With a lucid screenplay by Nick Hornby based on a well-loved 2009 novel by Colm Toíbín, Brooklyn is not one of those ubiquitous immigrant-family stories of intense privation. Young Eilis comes to America to pursue economic opportunities that don’t exist at home, true; but she has a shopgirl job waiting for her, thanks to the intervention of an emigrated priest who’s a friend of the family, and can afford to live in a decent enough boardinghouse run by a fellow Irish expat (Julie Walters). Father Flood (Jim Broadbent) also pays for Eilis’ first semester’s tuition at night school to attain accreditation as a bookkeeper.
So it isn’t poverty that afflicts shy, reserved young Eilis in her new home; it’s homesickness. She has difficulty coming out of her shell and desperately misses her mother (Jane Brennan), her vivacious best friend Nancy (Eileen O’Higgins) and especially her elder sister Rose (Fiona Glascott) back in Ireland. The more sophisticated and assimilated women in her boardinghouse make fun of her frumpiness, and the director keeps juxtaposing Ronan’s wan face with more blooming lasses to make her look plainer than she really is.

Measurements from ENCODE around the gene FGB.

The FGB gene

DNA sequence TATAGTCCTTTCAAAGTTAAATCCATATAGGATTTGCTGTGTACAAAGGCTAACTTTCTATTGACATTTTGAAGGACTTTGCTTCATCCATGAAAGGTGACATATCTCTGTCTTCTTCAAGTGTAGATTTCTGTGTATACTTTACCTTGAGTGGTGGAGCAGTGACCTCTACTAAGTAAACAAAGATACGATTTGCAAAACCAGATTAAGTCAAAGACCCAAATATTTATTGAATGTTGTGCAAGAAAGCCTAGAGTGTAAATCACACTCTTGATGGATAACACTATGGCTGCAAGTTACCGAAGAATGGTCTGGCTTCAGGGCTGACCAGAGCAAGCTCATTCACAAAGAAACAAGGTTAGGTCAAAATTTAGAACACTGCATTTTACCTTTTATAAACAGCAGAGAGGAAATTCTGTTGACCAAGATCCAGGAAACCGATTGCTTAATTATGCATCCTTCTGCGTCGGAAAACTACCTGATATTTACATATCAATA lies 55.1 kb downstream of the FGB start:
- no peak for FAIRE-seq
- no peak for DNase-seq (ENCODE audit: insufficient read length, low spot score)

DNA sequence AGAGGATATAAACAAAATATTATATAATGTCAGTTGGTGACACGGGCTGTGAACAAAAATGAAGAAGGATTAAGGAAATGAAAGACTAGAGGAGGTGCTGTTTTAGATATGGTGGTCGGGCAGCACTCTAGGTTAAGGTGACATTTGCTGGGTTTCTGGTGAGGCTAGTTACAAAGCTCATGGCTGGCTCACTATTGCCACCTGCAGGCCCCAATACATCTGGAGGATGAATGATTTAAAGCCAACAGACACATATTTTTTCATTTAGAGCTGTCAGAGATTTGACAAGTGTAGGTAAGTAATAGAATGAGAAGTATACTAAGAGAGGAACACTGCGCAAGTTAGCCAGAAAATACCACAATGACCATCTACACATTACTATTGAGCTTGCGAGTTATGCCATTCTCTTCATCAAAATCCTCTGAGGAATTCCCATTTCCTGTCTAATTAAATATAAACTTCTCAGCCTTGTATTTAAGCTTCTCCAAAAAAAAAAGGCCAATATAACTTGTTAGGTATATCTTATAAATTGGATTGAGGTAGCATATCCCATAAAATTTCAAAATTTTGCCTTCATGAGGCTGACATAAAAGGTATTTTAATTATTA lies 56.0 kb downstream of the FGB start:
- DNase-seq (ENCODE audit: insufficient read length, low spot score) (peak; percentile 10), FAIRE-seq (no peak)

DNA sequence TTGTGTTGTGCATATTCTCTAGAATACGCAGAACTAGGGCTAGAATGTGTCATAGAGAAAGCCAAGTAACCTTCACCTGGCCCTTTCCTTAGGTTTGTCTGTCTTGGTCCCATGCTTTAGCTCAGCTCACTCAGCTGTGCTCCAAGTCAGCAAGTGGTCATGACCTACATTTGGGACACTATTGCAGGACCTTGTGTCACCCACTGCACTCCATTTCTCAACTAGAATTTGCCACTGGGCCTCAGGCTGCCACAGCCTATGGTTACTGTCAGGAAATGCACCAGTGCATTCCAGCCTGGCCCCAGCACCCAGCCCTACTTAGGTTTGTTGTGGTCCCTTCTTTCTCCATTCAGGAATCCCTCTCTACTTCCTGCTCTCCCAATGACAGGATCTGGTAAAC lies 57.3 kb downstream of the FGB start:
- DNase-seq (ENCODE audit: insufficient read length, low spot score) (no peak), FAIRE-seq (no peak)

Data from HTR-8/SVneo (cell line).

But things begin to change as Eilis excels in school, the only girl in her class at Brooklyn College; and a moving scene where she spends a lonely Christmas helping Father Flood feed destitute elderly Irishmen at a soup kitchen marks her shift into building a new sense of community for herself. At a weekly dance where all the Irish boys seem to look through her, she eventually catches the eye of an uneducated-but-sweet-natured young Italian plumber named Tony (Emory Cohen). The progress of their romance is tentative and tender, with Eilis keeping Tony at arm’s length for a long time before finally succumbing to his ardent courtship. It’s in these scenes that we discover that this timid wee country mouse is actually smart as a whip, with a capacity for wry, acerbic quips that captivates Tony entirely.